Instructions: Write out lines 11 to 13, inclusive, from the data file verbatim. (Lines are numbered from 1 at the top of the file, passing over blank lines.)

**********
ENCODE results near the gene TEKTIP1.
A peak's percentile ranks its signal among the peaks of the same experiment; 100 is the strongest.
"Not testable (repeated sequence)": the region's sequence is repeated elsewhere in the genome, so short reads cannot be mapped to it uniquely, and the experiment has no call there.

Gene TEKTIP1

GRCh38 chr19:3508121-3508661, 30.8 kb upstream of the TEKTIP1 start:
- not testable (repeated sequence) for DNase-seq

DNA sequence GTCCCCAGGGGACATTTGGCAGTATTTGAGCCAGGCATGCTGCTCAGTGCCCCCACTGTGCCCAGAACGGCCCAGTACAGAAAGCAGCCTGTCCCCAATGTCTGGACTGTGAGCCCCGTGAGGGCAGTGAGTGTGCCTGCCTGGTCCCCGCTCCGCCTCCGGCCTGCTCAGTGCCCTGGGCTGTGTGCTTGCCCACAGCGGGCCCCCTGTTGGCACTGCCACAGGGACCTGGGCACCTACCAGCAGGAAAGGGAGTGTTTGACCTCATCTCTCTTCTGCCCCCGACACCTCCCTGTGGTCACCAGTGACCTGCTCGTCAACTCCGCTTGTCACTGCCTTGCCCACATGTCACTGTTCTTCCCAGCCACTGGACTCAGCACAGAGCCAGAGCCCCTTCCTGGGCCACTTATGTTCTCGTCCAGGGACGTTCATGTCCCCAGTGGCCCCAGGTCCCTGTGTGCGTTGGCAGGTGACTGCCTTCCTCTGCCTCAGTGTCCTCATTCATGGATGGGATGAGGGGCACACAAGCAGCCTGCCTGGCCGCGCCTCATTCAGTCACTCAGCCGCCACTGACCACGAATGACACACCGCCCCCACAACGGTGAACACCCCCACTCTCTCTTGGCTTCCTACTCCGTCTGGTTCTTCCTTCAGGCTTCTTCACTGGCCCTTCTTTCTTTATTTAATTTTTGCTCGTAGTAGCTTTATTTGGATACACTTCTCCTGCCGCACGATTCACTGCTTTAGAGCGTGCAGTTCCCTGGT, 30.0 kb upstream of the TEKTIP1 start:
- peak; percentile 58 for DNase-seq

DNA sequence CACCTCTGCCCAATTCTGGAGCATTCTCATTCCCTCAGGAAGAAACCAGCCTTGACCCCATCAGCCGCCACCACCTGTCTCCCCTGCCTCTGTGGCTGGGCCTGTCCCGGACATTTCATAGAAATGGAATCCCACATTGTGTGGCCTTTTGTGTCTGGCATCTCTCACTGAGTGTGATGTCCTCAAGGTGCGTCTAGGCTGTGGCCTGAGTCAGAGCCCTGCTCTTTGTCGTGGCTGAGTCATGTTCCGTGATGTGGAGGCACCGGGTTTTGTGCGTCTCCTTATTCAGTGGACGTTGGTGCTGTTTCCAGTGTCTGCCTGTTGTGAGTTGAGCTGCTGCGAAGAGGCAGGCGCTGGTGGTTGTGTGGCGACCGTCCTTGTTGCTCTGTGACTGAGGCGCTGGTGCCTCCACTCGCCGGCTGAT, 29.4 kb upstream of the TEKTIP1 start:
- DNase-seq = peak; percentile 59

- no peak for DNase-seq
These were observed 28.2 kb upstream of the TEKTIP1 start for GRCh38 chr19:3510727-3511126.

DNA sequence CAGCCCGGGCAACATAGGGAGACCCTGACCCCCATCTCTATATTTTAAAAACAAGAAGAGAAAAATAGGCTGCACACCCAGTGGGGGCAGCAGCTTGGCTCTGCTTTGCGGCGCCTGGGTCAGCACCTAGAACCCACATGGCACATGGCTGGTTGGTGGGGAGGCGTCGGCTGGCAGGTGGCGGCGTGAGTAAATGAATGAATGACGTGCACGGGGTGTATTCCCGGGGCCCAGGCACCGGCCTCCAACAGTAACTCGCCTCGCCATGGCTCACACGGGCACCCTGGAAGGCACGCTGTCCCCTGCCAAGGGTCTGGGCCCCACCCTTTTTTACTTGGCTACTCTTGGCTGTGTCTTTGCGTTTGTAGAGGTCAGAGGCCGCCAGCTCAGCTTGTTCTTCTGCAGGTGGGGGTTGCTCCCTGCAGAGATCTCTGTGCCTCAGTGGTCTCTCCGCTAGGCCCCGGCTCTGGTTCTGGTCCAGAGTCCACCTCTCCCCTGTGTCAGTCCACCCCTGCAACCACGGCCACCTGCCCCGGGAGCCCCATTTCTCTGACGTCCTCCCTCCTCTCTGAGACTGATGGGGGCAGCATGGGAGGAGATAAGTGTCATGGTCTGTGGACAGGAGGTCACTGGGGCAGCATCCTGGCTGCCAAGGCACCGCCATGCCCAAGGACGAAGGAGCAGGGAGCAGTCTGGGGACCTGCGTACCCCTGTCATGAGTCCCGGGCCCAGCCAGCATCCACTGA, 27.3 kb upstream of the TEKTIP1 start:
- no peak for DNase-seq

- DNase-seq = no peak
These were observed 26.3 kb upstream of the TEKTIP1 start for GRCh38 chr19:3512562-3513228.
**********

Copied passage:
- no peak for DNase-seq
These were observed 28.2 kb upstream of the TEKTIP1 start for GRCh38 chr19:3510727-3511126.

DNA sequence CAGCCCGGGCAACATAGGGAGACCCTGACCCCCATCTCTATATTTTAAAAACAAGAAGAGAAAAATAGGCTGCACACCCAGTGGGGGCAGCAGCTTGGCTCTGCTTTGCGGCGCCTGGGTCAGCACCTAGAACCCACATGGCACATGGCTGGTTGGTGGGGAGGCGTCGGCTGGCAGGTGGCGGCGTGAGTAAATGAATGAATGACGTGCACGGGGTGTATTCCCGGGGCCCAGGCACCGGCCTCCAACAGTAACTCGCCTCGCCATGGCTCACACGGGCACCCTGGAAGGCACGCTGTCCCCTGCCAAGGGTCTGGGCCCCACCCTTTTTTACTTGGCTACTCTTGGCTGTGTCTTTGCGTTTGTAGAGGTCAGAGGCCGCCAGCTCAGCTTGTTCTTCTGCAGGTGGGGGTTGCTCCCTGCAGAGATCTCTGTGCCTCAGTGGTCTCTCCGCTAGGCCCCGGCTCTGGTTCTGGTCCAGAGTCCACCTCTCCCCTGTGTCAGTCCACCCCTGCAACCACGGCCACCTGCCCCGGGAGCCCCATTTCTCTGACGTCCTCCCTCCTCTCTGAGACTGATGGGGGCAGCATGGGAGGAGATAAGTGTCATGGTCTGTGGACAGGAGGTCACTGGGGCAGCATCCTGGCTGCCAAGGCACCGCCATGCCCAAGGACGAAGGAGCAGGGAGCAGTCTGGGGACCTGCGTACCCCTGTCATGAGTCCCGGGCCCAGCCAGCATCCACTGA, 27.3 kb upstream of the TEKTIP1 start: